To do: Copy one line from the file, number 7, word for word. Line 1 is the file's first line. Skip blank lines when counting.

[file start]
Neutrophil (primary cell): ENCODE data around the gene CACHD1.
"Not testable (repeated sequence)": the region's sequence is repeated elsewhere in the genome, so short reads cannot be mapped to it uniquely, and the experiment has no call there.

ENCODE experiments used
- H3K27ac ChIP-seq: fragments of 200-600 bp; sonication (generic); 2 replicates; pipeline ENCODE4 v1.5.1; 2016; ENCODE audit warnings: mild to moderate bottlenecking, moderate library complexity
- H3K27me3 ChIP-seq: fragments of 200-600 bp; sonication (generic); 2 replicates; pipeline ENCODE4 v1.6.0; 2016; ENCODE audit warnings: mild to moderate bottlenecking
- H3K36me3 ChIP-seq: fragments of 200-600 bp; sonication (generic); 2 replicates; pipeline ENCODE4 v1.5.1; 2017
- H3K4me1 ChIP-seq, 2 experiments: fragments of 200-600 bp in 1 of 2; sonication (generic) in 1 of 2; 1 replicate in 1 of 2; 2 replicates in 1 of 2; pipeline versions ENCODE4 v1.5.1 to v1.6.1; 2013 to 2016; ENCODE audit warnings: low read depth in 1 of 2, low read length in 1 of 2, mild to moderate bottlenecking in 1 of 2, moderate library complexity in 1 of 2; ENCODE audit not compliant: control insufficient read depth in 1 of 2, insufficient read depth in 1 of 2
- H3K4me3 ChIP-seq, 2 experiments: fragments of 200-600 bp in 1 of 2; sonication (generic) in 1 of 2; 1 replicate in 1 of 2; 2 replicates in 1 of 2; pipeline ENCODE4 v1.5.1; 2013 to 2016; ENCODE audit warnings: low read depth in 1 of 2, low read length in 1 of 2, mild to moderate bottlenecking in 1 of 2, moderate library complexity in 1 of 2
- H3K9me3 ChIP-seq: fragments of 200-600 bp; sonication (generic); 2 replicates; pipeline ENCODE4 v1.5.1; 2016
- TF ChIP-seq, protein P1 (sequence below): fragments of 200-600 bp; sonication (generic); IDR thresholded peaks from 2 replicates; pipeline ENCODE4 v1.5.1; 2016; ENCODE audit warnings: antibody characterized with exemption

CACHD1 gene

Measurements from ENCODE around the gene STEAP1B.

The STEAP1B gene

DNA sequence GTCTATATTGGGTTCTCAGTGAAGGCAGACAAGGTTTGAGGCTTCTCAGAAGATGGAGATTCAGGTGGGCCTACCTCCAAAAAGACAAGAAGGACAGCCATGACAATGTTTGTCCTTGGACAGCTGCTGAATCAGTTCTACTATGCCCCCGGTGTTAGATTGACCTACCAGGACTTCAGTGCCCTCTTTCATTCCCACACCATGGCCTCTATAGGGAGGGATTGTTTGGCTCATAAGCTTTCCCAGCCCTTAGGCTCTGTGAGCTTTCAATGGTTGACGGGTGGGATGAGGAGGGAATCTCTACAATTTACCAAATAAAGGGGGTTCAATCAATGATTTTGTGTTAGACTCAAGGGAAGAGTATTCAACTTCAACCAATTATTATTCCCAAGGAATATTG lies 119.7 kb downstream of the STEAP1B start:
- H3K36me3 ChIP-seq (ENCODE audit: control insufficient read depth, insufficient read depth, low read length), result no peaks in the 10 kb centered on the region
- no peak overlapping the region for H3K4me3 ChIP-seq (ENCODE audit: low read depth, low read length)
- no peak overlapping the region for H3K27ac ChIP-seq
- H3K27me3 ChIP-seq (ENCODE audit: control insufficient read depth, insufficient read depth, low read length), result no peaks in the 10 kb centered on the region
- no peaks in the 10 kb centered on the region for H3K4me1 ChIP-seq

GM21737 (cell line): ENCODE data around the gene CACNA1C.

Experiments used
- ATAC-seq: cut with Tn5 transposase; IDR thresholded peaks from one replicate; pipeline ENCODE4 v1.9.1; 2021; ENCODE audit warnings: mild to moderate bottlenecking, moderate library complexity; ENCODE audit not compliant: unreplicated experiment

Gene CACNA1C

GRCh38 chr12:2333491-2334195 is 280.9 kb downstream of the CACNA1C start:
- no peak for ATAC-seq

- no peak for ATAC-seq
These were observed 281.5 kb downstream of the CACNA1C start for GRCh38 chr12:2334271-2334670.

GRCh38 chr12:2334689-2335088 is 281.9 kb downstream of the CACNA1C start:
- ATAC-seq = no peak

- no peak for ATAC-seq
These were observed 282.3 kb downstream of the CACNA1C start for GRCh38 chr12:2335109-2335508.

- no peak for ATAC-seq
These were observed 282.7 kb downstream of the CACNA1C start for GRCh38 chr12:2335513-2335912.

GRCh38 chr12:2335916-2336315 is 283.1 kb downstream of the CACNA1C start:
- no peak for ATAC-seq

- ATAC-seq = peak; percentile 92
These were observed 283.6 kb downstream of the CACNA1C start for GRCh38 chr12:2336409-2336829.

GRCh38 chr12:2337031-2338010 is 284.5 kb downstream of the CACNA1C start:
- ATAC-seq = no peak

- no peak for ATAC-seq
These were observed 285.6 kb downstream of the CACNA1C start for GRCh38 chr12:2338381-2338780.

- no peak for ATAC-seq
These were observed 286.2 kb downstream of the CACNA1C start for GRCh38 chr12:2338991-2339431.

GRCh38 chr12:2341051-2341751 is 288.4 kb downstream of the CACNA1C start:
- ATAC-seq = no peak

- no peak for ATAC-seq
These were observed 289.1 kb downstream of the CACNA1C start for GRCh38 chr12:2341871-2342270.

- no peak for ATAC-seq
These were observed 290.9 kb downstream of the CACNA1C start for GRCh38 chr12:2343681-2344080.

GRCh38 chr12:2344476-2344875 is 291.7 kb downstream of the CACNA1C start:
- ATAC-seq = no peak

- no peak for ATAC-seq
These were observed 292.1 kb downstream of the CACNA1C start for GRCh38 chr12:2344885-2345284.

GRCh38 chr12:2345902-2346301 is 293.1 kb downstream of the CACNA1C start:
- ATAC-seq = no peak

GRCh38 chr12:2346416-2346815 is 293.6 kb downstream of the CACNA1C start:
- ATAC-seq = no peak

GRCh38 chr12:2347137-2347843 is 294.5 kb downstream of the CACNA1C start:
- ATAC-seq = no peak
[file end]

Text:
- H3K4me1 ChIP-seq, 2 experiments: fragments of 200-600 bp in 1 of 2; sonication (generic) in 1 of 2; 1 replicate in 1 of 2; 2 replicates in 1 of 2; pipeline versions ENCODE4 v1.5.1 to v1.6.1; 2013 to 2016; ENCODE audit warnings: low read depth in 1 of 2, low read length in 1 of 2, mild to moderate bottlenecking in 1 of 2, moderate library complexity in 1 of 2; ENCODE audit not compliant: control insufficient read depth in 1 of 2, insufficient read depth in 1 of 2